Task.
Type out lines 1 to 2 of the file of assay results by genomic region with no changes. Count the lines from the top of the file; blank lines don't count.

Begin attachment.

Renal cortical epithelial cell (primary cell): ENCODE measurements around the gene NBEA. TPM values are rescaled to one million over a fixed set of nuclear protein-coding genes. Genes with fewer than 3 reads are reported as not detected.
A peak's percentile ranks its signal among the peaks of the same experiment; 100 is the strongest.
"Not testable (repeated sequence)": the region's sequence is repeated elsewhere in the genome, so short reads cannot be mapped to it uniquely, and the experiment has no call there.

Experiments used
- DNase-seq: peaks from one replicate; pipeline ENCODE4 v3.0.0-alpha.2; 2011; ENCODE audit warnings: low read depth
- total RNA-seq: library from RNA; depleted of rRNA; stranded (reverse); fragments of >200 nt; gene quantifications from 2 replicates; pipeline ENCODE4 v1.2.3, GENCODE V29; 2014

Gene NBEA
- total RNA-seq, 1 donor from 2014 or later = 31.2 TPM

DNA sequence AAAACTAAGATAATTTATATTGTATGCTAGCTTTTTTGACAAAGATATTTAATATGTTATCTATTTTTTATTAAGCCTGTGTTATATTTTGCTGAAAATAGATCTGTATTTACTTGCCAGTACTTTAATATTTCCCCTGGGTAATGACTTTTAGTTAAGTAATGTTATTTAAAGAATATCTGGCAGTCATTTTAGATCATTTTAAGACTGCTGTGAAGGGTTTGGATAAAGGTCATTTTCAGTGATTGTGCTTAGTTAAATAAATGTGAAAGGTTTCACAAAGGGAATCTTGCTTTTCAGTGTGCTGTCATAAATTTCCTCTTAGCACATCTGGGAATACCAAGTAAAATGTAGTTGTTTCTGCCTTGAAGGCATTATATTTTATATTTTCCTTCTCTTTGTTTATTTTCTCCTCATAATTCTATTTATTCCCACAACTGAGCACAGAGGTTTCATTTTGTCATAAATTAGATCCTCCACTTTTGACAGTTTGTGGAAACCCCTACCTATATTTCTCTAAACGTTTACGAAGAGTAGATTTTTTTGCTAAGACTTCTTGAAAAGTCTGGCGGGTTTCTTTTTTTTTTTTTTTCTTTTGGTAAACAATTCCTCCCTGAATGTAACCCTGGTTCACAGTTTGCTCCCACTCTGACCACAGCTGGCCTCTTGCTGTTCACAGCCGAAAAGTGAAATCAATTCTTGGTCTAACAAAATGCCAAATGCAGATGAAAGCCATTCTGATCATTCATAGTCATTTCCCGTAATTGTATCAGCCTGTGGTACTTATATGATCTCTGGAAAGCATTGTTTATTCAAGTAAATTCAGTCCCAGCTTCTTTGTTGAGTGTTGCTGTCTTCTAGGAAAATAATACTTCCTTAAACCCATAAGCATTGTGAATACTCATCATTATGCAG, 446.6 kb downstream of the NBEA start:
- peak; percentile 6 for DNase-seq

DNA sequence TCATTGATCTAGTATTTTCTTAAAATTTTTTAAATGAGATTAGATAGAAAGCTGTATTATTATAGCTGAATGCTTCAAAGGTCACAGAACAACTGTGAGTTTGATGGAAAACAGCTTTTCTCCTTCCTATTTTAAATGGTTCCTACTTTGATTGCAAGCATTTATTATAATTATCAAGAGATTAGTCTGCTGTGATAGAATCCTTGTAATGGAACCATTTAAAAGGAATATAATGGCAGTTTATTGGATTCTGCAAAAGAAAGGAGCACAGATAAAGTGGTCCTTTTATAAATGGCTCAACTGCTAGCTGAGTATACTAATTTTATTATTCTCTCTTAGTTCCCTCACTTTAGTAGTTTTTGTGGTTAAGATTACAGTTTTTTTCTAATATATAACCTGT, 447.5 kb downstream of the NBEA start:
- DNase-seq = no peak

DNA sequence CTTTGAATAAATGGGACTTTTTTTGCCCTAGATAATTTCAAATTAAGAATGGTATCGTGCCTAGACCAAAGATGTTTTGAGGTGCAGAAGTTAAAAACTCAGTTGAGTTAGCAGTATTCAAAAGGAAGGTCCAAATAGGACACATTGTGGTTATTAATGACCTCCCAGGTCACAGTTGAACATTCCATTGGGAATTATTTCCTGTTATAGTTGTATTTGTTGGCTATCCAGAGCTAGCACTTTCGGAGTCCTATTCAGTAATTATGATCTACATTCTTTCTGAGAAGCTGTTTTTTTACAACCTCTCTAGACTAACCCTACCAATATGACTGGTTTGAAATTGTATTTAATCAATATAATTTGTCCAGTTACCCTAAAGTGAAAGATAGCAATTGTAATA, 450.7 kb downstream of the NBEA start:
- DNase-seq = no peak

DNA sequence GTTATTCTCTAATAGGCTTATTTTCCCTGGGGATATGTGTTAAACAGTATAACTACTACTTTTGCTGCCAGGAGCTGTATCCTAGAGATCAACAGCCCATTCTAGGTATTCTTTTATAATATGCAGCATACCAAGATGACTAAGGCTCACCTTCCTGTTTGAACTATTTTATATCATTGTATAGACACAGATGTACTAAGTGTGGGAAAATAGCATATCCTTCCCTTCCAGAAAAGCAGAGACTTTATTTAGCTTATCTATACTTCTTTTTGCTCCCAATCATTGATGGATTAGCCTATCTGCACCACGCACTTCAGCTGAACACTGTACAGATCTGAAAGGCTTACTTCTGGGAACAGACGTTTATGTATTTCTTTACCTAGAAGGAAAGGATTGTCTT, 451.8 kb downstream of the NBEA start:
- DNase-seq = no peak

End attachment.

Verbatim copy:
Renal cortical epithelial cell (primary cell): ENCODE measurements around the gene NBEA. TPM values are rescaled to one million over a fixed set of nuclear protein-coding genes. Genes with fewer than 3 reads are reported as not detected.
A peak's percentile ranks its signal among the peaks of the same experiment; 100 is the strongest.